For ITAR, density is about living together, population growth and environmental issues. To consider it gently is to work towards a collective awareness of the need to reduce consumption, the need to develop short circuits for food as well as for construction and the need to renew the city-nature balance. It would be too radical to condemn density, the only possible brake on urban sprawl.
But it is imperative to work on a density which provides emptiness, access to the sky and common spaces : an acceptable density that saves soils and becomes an indispensable defense against the consumption of agricultural land. Density can offer far more than mere proximity. It unifies because, when well thought out, it signifies the essential social link that increasing demographics will require in the future. Yes, it is possible to gather in one desirable form of density buildings and different typologies to generate social cohesion and more open spaces. The challenge is to define the required future balance between density and respiration; between architecture and nature; between individual freedom and social cohesion.
We believe issue for tomorrow's architects and urban planners will lie less in planning than in recovering urban and landscape ecosystems; in understanding and anticipating natural phenomena in which the city and nature can help each other within resilient and innovative habitats ; in managing a tool for reclamation of valuable soil.
For ITAR, the true material of architecture is neither concrete, nor wood, nor metal. Rather, it is life itself, which architectural design must strive to improve, intensify and better integrate with its environment and especially its most immediate aspects of air and light.
To meet this priority in apartments requires the inclusion of balconies, loggias and other outdoor spaces, elements without which nowadays it seems unthinkable to design apartments. Natural light is the other key element of the architecture produced by ITAR, in both private and common areas of projects, where so often it seems treated almost as an afterthought.
Because ITAR places construction at the service of this qualitative approach, the firm does its utmost to maintain control over the maze of budgetary, qualitative, environmental and sensitivity issues on construction sites. ITAR’s daily work consists of sorting through the tangle of these interlocking challenges to create architecture that is durable because it is easily appropriated by its occupants. By putting construction at the service of uses, uses are enhanced by construction. In two interviews, Ingrid Taillandier describes the mechanisms at work in this feedback loop in the firm’s projects.
Domesticity does not only refer to the space of the dwelling. It touches on daily life too, on the familiarity of a place and its hospitality. It speaks to ties and roots. In this it is characteristic of a subjective and sensitive spatial territory centered on the dwelling but also speaks to the city.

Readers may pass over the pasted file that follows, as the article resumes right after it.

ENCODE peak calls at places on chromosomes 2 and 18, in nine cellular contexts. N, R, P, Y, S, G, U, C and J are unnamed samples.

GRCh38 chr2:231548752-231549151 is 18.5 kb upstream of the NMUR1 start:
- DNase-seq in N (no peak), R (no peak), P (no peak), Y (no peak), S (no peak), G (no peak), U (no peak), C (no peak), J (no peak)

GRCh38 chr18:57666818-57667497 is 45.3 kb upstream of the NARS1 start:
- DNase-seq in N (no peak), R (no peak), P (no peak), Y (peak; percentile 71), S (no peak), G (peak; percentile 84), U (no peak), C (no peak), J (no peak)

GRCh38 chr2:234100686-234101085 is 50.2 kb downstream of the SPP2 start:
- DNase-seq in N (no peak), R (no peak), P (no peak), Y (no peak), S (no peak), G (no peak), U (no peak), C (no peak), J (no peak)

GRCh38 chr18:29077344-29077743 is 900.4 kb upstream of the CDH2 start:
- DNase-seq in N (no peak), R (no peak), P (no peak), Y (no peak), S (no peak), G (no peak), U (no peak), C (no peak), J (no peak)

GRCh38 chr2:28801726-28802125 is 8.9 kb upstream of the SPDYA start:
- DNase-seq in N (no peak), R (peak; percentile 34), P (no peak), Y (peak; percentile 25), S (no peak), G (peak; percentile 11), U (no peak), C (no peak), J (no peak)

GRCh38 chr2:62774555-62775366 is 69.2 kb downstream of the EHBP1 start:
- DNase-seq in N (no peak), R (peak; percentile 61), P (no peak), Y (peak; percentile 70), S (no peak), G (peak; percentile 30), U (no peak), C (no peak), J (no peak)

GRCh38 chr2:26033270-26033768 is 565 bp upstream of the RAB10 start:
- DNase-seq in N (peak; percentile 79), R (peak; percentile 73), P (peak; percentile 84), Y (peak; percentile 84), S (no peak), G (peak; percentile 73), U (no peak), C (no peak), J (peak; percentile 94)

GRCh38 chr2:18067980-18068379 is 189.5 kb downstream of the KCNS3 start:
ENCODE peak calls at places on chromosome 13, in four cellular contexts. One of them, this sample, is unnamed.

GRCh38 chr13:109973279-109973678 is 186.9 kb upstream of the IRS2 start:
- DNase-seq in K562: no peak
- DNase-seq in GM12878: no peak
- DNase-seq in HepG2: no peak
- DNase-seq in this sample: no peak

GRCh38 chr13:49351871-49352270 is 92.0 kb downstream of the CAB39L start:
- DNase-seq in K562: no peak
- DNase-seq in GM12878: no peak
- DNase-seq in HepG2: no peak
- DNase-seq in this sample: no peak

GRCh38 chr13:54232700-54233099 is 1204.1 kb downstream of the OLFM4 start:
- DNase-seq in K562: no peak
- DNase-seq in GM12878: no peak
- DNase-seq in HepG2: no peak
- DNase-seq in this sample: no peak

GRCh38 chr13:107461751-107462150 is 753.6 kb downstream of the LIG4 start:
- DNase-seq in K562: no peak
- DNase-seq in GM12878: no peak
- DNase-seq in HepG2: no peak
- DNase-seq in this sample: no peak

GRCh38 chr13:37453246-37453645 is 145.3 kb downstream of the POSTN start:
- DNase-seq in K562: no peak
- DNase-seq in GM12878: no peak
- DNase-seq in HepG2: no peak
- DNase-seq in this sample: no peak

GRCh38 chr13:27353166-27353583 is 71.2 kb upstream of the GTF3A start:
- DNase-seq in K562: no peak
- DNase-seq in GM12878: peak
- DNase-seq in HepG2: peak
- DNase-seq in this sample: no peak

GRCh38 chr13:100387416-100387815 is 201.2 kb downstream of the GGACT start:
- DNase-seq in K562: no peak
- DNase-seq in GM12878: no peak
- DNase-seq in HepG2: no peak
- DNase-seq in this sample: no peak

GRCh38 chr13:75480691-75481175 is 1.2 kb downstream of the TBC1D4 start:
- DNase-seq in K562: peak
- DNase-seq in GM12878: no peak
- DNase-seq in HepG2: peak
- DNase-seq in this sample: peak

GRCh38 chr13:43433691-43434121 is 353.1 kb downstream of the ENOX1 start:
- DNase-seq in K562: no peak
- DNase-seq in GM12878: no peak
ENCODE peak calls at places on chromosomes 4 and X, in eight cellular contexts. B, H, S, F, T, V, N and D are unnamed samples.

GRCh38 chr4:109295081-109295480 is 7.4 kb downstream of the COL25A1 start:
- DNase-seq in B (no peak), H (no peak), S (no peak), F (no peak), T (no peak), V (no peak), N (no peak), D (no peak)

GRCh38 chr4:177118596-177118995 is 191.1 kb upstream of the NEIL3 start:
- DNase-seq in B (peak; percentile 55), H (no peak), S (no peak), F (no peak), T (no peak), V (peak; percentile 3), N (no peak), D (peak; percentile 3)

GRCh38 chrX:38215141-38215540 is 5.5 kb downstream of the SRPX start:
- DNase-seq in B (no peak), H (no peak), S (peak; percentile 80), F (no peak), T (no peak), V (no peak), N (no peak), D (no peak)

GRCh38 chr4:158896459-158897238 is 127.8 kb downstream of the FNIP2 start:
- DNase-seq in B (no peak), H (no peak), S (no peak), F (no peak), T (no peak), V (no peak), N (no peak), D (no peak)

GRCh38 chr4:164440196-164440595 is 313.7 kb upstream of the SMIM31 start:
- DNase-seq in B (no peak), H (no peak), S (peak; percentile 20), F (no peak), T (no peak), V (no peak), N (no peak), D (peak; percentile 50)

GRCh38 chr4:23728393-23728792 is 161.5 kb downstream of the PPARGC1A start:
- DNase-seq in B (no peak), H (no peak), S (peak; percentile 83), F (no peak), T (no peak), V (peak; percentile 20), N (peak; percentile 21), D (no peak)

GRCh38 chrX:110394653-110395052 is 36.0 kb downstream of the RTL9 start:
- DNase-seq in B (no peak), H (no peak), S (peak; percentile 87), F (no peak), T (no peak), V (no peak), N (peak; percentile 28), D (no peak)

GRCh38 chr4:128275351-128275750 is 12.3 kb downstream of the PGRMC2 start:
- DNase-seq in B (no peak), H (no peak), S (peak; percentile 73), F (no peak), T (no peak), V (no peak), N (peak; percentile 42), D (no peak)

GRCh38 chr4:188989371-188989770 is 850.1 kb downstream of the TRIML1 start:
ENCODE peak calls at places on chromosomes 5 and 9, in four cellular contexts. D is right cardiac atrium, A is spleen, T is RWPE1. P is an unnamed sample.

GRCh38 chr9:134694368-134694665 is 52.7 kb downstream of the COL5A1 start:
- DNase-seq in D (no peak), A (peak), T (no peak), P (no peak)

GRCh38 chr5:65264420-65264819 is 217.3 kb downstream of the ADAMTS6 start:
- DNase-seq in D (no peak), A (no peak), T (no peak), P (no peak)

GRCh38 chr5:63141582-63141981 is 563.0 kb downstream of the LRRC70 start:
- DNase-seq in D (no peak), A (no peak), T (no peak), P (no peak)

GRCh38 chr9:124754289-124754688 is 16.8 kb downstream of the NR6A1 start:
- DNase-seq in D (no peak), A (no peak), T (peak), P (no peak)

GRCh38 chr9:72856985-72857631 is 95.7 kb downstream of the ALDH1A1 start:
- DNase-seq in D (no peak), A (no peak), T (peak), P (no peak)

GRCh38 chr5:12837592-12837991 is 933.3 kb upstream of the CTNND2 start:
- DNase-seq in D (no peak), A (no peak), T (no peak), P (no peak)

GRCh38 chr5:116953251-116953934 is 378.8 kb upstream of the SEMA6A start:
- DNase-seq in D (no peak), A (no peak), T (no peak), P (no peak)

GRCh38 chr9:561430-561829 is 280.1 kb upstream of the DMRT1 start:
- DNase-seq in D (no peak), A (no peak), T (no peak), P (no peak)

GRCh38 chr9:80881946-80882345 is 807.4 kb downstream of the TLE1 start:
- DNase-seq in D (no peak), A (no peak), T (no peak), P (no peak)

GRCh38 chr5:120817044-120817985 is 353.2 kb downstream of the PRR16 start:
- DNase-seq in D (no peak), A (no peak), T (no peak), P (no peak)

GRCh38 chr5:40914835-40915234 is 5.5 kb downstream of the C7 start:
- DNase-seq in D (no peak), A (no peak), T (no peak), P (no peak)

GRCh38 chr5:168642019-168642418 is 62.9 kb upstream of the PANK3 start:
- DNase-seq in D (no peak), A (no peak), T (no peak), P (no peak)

Françoise Choay wrote on this subject of the classical city, the one that emerged in Renaissance Italy: “By focusing on aesthetics, by becoming a spectacle, the city began to develop a playful dimension, to be experienced through a relationship of distance.” Although the age of the classical city is well behind us, let us retain its inherent idea of the spectacle, of distances and of play with scales as an invariant of urban quality.
The height, the setback and the luminosity of materials work in favor of the architecture which gradually reveals itself as we come closer: a blade; a face; three blades, motifs, and soon sixty-five balconies in the manner of a fractal whose interior cutouts sketch the personality of their occupants and provide pedestrians with a scale of reference. The façades reveal bits of existences that can be recognized from the street and which become the expression of the uses of inhabitants. Increased in size by deep balconies, they vibrate with the comings and goings of their occupants, brought to life by the movement of changing light and shadow and episodes of daily life unfolding there. The façade becomes a hub of individualization and an opportunity of a unique appropriation, a place where everyone’s personal life can overflow its borders and take hold of the city the way they take hold of their apartments.
In regards to spectacle, let us carry the metaphor further and imagine the city, and not only the dwelling, as a “domestic theater” where the balconies are stages, pedestrians the audience, and the apartments the wings. Inhabitants, from their apartments, are the actors in an animated and effervescent city.